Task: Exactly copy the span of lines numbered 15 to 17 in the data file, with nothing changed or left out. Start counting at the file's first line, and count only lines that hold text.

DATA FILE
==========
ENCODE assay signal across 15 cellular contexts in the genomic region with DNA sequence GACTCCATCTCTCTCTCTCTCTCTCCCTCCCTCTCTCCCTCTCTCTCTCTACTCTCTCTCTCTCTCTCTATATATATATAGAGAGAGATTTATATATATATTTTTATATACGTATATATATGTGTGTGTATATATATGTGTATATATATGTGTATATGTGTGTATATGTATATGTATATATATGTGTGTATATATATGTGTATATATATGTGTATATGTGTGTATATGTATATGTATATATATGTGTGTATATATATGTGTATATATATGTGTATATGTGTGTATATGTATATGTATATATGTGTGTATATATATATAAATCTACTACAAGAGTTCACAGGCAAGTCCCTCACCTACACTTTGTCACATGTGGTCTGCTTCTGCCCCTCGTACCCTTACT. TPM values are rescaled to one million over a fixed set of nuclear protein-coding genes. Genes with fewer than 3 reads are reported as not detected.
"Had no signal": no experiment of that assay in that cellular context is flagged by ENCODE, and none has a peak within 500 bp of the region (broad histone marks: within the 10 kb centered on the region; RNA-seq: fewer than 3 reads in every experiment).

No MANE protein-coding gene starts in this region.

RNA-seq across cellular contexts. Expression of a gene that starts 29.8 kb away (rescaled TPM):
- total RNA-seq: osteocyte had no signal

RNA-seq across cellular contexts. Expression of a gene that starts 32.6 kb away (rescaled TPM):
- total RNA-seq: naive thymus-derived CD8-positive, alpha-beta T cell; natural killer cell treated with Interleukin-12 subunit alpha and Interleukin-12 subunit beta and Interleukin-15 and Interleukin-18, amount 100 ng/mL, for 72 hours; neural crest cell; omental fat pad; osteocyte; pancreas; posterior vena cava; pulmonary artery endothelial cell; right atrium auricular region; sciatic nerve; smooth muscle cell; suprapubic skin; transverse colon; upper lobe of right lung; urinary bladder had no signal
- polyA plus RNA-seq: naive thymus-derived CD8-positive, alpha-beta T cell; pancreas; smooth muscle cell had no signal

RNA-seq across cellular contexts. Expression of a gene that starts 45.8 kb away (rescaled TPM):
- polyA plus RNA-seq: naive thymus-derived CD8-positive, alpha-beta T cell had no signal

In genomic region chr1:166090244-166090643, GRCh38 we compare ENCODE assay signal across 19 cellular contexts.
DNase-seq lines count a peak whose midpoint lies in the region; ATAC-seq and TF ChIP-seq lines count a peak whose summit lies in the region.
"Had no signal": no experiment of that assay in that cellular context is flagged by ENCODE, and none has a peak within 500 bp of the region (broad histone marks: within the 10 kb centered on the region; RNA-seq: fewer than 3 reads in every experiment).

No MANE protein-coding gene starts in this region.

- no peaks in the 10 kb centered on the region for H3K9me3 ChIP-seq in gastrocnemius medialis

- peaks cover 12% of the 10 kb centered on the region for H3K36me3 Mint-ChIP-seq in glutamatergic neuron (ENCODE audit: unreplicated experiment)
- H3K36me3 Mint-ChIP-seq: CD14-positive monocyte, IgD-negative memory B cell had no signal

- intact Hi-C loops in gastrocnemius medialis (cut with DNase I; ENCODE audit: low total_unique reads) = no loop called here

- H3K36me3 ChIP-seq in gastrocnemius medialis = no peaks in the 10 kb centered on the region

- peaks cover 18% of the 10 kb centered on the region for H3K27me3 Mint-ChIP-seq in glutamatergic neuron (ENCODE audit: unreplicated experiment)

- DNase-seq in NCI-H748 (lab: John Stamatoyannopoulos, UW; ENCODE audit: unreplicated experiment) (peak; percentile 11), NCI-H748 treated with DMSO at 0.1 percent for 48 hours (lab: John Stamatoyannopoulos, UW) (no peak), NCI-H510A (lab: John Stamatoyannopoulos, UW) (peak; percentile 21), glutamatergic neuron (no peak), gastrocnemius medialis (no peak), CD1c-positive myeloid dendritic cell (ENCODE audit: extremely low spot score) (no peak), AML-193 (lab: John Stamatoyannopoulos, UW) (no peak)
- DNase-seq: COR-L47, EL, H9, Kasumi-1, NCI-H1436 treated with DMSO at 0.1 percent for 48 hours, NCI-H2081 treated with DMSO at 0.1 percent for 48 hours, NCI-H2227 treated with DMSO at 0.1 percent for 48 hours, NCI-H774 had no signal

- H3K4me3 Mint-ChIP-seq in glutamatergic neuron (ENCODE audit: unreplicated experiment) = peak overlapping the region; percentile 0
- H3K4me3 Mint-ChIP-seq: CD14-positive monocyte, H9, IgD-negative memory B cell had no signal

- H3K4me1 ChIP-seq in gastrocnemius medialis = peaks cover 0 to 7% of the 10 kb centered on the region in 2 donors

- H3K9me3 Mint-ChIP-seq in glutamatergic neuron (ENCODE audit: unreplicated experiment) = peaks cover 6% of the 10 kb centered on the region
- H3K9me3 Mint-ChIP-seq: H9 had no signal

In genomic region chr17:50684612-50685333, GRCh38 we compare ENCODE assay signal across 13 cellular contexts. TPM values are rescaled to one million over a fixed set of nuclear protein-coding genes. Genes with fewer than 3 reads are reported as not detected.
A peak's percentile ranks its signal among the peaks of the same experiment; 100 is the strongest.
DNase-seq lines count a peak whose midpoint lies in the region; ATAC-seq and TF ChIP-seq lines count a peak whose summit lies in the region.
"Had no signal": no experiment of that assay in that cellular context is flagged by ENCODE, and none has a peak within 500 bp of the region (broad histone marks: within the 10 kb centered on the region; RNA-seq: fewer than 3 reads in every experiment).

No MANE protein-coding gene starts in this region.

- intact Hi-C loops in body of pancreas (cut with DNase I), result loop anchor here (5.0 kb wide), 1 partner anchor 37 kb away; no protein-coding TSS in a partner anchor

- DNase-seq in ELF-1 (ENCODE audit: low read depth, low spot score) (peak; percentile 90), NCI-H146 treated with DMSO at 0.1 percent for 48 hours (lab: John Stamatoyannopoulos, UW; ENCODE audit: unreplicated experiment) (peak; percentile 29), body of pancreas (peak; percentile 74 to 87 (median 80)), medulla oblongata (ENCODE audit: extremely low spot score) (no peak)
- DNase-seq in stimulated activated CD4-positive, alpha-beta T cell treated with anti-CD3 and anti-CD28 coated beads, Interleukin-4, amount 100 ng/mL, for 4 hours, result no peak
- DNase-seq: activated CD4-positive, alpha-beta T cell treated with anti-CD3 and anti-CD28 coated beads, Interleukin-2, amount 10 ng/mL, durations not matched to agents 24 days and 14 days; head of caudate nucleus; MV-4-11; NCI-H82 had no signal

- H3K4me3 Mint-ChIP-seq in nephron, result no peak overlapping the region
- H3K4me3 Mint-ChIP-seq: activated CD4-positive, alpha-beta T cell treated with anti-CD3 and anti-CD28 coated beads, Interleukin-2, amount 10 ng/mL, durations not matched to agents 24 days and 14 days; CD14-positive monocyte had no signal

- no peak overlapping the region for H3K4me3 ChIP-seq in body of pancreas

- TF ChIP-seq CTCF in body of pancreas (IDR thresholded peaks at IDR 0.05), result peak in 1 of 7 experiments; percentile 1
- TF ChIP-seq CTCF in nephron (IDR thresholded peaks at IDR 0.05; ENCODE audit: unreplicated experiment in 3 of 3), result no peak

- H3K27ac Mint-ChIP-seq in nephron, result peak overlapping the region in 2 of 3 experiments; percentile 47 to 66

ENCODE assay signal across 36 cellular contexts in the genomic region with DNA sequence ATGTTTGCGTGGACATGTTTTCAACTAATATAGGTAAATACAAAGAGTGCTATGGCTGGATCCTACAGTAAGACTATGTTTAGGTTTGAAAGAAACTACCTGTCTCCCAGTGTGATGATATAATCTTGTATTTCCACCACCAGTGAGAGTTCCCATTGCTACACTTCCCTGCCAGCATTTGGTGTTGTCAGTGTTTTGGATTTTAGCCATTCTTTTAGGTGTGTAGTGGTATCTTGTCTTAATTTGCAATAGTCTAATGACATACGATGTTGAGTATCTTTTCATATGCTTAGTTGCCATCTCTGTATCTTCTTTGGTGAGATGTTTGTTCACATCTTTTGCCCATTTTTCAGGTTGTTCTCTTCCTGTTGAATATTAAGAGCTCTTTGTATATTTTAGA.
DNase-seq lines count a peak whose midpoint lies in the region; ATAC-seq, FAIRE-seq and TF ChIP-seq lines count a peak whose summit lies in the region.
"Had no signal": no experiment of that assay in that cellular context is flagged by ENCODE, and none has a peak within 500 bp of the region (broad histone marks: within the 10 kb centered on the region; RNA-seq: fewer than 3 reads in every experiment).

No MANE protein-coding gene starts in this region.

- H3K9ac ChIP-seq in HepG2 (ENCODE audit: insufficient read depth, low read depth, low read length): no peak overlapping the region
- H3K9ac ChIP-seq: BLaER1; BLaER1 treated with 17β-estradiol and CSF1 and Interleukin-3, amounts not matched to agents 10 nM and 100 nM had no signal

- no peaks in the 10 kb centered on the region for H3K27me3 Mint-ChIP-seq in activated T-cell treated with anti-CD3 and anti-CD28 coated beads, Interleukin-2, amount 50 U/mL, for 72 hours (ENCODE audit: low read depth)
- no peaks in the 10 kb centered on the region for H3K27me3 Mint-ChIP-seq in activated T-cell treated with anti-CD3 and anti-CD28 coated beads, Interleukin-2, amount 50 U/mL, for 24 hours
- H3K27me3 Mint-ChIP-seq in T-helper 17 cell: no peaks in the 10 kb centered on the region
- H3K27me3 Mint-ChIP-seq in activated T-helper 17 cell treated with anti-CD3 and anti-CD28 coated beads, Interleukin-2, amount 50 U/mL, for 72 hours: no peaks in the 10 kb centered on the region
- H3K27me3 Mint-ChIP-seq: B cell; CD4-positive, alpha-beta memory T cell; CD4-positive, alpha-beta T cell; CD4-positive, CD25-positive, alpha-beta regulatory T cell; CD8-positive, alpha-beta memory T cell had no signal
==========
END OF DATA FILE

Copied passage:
- no peaks in the 10 kb centered on the region for H3K9me3 ChIP-seq in gastrocnemius medialis

- peaks cover 12% of the 10 kb centered on the region for H3K36me3 Mint-ChIP-seq in glutamatergic neuron (ENCODE audit: unreplicated experiment)
- H3K36me3 Mint-ChIP-seq: CD14-positive monocyte, IgD-negative memory B cell had no signal